Published: April 7, 2017
Nobody was more qualified than Paul Deschanel to be President of France. But after achieving his ultimate ambition a series of bizarre incidents ending, on this day, with him stumbling along a railway track in his nightwear, turned his presidency into a short-lived train wreck.
In his youth Deschanel studied philosophy, law and literature and in the course of his life wrote books on politics and literature. He was elected to the Chamber of Deputies, where he served two terms as president, and to the Académie Française in 1899.
While serving as a Deputy he became engaged in a war of words with Georges Clemenceau, who was to serve as France’s Prime Minister during the First World War. Deschanel accused him of being involved in a corruption scandal.
French honour dictated the course of action after such a slur and in 1894 the two men accordingly fought a sword-duel! Neither was hurt but Deschanel was declared the loser. He took his revenge in February 1920 when he was elected President of France with a huge majority, having defeated Clemenceau in the preliminary ballot.
But soon Deschanel’s unusual behaviour began to raise eyebrows. In the South of France he gave a speech at Nice, which was greeted with cheers and applause. Gratified, Deschanel decided to give his audience more of the same, so he repeated the speech word for word!
Later, after a delegation of schoolgirls presented him with a bouquet, he tossed the flowers back at them one by one. And there were unconfirmed reports that on another occasion when the British Ambassador made a formal visit Deschanel received him naked except for the French sash of office. Other reports told of him climbing trees in a park and wading half-dressed into a lake.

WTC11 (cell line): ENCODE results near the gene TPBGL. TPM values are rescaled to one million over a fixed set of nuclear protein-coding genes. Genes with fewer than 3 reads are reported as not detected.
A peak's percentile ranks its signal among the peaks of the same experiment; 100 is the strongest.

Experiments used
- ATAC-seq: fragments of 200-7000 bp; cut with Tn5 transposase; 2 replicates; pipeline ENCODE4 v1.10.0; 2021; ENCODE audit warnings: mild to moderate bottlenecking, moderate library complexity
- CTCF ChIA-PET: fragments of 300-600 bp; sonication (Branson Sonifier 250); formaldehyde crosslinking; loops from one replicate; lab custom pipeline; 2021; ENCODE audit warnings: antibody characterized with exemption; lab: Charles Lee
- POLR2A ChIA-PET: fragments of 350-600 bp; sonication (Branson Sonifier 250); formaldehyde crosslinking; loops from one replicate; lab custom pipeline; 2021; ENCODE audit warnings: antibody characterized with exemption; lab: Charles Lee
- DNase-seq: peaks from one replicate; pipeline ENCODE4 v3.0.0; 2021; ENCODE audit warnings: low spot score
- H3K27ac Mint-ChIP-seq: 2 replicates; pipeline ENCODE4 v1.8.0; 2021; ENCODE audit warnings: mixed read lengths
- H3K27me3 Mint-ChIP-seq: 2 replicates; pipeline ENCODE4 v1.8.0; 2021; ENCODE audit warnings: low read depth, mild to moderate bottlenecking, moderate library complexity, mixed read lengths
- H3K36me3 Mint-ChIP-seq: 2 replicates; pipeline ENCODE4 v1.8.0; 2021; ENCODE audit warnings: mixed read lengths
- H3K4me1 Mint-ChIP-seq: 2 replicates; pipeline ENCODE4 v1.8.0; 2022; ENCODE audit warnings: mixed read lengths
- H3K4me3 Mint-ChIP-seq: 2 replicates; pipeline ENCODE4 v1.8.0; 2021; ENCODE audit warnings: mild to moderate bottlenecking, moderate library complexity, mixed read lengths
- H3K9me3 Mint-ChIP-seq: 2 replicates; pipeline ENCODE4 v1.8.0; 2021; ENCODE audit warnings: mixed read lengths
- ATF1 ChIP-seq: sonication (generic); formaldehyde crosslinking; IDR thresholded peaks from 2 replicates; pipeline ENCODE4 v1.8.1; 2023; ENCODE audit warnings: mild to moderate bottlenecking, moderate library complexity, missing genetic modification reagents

But it was a train journey on 23 May 1920 that proved decisive in cutting short Deschanel’s presidency. The story is told at length in the book Les Trains des Rois et des Présidents (The Trains of Kings and Presidents) by Jean Des Cars & Jean-Paul Caracalla, published in 1992 by Editions Denoël.
According to the authors, a little before midnight on that day railway worker André Radeau was inspecting newly-relaid track near Montargis, 125km from Paris.
By the light of his lantern he saw a figure approaching. Barefoot, dressed in elegant embroidered pyjamas and bruised and bleeding about the face, he said: "I am the President of France."
Incredulous and thinking he was dealing with a drunk or an escapee from an asylum, Radeau led him to a nearby house occupied by level crossing guard Gustave Dariot and his wife. They put the man to bed and called a doctor.
Madame Dariot later told the press: "I could tell he was a gentleman – he had clean feet!" In the light of day, his injuries having subsided, the doctor recognised that his patient was indeed President Deschanel and he was sent to hospital. It was then 6.30 am.
President Deschanel's nine-coach train carrying Ministers and the Press corps had left Paris at 9.30pm on the Sunday for an engagement in the Loire area. About 10pm the President took a sleeping pill and retired to his compartment. The party agreed to gather for breakfast at 7am.
It was not until the train stopped at 7.05am that the President's disappearance became known. Eventually at 8.30 the two threads of the tale came together, with confirmation that the missing person had been found, safe, if not actually sound.
It seems that Deschanel had felt hot, opened the window, leaned out too far and, perhaps under the influence of his medication, lost his balance. Fortunately, the train was travelling at only 30 km/h and he fell into freshly-raked sand resulting from track repairs.
Press reaction ranged from genuine concern to mocking disbelief and the incident provided a rich vein of material for political cartoonists and satirical writers.
Deschanel resigned in September 1920 after just seven months in office. He subsequently rejoined the Senate, but died of pleurisy in April 1922.